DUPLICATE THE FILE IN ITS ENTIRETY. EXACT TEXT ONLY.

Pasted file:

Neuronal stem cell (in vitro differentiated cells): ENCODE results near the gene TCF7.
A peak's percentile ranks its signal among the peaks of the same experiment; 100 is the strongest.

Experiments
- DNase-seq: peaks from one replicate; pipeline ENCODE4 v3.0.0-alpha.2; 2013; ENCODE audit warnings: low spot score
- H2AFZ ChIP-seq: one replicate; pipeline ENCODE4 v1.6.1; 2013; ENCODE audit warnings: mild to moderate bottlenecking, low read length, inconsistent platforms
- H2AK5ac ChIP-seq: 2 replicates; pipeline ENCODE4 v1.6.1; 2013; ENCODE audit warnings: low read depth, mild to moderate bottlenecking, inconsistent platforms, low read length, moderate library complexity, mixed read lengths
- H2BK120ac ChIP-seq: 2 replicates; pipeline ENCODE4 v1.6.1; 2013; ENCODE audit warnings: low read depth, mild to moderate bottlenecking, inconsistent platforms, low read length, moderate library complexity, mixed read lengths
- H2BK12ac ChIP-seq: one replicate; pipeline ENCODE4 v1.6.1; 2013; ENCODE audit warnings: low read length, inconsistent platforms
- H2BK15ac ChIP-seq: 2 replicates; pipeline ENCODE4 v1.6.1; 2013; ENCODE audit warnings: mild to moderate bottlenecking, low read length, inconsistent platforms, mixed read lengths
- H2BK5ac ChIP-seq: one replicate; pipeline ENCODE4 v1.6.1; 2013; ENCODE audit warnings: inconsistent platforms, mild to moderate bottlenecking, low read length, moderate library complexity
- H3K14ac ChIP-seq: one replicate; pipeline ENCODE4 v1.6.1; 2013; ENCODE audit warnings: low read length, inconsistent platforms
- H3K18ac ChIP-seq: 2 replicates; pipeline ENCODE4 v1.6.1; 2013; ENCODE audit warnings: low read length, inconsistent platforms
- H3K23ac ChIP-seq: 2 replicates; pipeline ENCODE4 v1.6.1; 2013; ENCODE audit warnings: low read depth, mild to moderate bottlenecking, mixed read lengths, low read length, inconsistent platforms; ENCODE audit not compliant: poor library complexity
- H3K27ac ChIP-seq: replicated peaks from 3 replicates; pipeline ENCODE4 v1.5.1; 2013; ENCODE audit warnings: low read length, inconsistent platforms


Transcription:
Neuronal stem cell (in vitro differentiated cells): ENCODE results near the gene TCF7.
A peak's percentile ranks its signal among the peaks of the same experiment; 100 is the strongest.

Experiments
- DNase-seq: peaks from one replicate; pipeline ENCODE4 v3.0.0-alpha.2; 2013; ENCODE audit warnings: low spot score
- H2AFZ ChIP-seq: one replicate; pipeline ENCODE4 v1.6.1; 2013; ENCODE audit warnings: mild to moderate bottlenecking, low read length, inconsistent platforms
- H2AK5ac ChIP-seq: 2 replicates; pipeline ENCODE4 v1.6.1; 2013; ENCODE audit warnings: low read depth, mild to moderate bottlenecking, inconsistent platforms, low read length, moderate library complexity, mixed read lengths
- H2BK120ac ChIP-seq: 2 replicates; pipeline ENCODE4 v1.6.1; 2013; ENCODE audit warnings: low read depth, mild to moderate bottlenecking, inconsistent platforms, low read length, moderate library complexity, mixed read lengths
- H2BK12ac ChIP-seq: one replicate; pipeline ENCODE4 v1.6.1; 2013; ENCODE audit warnings: low read length, inconsistent platforms
- H2BK15ac ChIP-seq: 2 replicates; pipeline ENCODE4 v1.6.1; 2013; ENCODE audit warnings: mild to moderate bottlenecking, low read length, inconsistent platforms, mixed read lengths
- H2BK5ac ChIP-seq: one replicate; pipeline ENCODE4 v1.6.1; 2013; ENCODE audit warnings: inconsistent platforms, mild to moderate bottlenecking, low read length, moderate library complexity
- H3K14ac ChIP-seq: one replicate; pipeline ENCODE4 v1.6.1; 2013; ENCODE audit warnings: low read length, inconsistent platforms
- H3K18ac ChIP-seq: 2 replicates; pipeline ENCODE4 v1.6.1; 2013; ENCODE audit warnings: low read length, inconsistent platforms
- H3K23ac ChIP-seq: 2 replicates; pipeline ENCODE4 v1.6.1; 2013; ENCODE audit warnings: low read depth, mild to moderate bottlenecking, mixed read lengths, low read length, inconsistent platforms; ENCODE audit not compliant: poor library complexity
- H3K27ac ChIP-seq: replicated peaks from 3 replicates; pipeline ENCODE4 v1.5.1; 2013; ENCODE audit warnings: low read length, inconsistent platforms